RALEIGH — North Carolina education officials say high school students should now be able to get accurate transcripts after the latest fixes to a new state computer system.
For much of the school year, districts have been unable to provide updated high school transcripts showing correct grade point averages and class ranks because of issues with the PowerSchool student information system. The state Department of Public Instruction says the transcript issues have been resolved.
The latest fixes address problems such as PowerSchool not calculating midyear GPAs for students in yearlong courses and not properly counting Advanced Placement and honors courses.
Cathy Moore, Wake County’s deputy superintendent for school performance, said that spot checks of transcripts from various high schools printed this week showed no errors.
Philip Price, chief financial officer for the state Department of Public Instruction, had told the State Board of Education last week that a number of issues with PowerSchool were resolved or would soon be fixed, including the midyear transcripts.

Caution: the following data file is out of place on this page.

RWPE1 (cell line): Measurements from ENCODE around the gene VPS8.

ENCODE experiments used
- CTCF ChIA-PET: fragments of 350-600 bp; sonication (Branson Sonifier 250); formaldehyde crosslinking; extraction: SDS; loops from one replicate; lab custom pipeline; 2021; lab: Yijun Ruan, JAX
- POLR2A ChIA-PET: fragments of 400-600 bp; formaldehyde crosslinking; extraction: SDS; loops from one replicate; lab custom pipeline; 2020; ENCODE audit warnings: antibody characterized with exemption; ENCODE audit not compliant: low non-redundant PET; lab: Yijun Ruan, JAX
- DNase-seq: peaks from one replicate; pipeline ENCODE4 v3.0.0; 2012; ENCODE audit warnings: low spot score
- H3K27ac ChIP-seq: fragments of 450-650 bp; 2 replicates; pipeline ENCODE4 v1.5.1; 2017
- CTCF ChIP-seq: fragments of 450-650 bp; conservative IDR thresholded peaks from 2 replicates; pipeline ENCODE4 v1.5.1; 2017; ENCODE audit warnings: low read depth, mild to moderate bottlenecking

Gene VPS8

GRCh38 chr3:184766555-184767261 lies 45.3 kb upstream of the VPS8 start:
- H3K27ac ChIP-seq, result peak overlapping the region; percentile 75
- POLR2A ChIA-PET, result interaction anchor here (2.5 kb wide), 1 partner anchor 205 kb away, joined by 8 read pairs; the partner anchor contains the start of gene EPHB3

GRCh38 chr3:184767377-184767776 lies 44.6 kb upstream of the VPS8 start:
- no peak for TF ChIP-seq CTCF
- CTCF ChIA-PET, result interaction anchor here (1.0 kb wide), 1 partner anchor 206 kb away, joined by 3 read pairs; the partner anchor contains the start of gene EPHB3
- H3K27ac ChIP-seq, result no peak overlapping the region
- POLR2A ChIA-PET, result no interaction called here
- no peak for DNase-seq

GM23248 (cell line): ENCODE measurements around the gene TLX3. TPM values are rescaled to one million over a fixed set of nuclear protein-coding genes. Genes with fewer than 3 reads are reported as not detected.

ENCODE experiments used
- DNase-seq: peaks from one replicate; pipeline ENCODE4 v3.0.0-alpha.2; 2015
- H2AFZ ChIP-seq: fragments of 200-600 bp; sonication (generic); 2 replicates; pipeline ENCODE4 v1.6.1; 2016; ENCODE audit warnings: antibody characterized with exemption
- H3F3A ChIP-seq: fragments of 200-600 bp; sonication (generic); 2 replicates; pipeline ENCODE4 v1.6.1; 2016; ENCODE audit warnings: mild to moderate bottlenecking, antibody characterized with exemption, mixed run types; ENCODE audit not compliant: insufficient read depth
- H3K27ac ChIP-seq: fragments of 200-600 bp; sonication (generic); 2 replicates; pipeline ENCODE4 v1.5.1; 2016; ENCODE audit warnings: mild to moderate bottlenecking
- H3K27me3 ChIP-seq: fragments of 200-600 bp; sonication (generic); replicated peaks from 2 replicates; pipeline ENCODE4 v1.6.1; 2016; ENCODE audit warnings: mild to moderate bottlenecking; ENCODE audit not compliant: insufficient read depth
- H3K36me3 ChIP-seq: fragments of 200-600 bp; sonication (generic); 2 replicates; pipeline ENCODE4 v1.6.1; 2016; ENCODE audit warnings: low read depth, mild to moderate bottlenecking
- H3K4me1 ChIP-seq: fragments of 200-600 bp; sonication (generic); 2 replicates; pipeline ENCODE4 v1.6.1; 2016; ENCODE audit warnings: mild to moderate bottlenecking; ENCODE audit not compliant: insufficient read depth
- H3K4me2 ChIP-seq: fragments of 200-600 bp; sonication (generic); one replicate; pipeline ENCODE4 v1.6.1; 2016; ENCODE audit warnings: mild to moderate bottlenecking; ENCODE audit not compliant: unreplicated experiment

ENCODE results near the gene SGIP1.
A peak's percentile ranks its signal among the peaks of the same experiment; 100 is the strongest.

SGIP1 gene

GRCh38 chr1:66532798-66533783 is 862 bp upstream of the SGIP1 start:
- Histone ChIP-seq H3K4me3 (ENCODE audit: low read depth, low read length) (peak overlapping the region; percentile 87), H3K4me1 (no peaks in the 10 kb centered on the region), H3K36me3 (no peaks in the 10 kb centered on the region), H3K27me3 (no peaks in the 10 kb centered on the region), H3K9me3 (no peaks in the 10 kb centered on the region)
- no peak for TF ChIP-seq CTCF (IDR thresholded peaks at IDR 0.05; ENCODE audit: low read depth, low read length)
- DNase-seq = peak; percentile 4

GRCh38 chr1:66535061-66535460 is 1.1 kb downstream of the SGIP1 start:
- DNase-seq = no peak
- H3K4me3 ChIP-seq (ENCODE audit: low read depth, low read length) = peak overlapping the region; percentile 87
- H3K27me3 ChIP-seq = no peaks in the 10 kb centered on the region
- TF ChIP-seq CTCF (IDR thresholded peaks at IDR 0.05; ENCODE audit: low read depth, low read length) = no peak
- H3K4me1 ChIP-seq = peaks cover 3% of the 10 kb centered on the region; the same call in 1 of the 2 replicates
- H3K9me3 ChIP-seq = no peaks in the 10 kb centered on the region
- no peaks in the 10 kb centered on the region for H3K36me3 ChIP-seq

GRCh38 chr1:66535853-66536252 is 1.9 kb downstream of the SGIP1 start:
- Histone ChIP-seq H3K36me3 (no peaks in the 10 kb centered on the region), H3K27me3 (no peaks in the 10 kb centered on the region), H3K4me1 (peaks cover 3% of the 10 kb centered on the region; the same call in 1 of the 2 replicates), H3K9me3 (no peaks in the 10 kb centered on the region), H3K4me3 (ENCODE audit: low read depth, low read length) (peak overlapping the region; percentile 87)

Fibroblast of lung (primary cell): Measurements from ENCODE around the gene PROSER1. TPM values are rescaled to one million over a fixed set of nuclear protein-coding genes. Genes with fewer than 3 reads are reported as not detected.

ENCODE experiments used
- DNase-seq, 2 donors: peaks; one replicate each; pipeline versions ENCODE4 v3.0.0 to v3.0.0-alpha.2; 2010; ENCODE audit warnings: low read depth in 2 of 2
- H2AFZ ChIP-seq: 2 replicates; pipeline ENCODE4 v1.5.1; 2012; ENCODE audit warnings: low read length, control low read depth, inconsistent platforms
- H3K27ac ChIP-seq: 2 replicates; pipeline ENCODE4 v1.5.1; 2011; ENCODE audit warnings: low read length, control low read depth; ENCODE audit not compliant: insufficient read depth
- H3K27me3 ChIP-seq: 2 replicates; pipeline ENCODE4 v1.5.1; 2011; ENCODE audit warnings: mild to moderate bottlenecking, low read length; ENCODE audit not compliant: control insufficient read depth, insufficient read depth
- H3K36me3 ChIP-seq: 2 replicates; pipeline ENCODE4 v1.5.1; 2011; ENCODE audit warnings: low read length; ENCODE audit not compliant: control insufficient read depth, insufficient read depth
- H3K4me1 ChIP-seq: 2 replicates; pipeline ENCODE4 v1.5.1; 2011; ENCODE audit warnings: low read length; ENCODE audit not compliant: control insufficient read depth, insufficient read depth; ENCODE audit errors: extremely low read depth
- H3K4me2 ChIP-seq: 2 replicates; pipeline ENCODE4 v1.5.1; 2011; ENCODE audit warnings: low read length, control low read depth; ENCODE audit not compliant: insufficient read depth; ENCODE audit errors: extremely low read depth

The transcript issues had caused districts to give letters to seniors who are applying to colleges and universities that explain the PowerSchool situation.
Until this school year, North Carolina’s public schools used the NC WISE system to manage student data.
In 2010, Pearson Inc. bought NC WISE and phased it out. The state took Pearson up on the offer to transition to PowerSchool in one year instead of over two years.
Price has said the state paid $3.6 million in transition costs this school year. He said it would have cost an additional $2.1 million to wait another year.
The state is paying Pearson $7.1 million a year to use PowerSchool, but state officials say they’re trying to get credit from the company that could reduce how much is paid.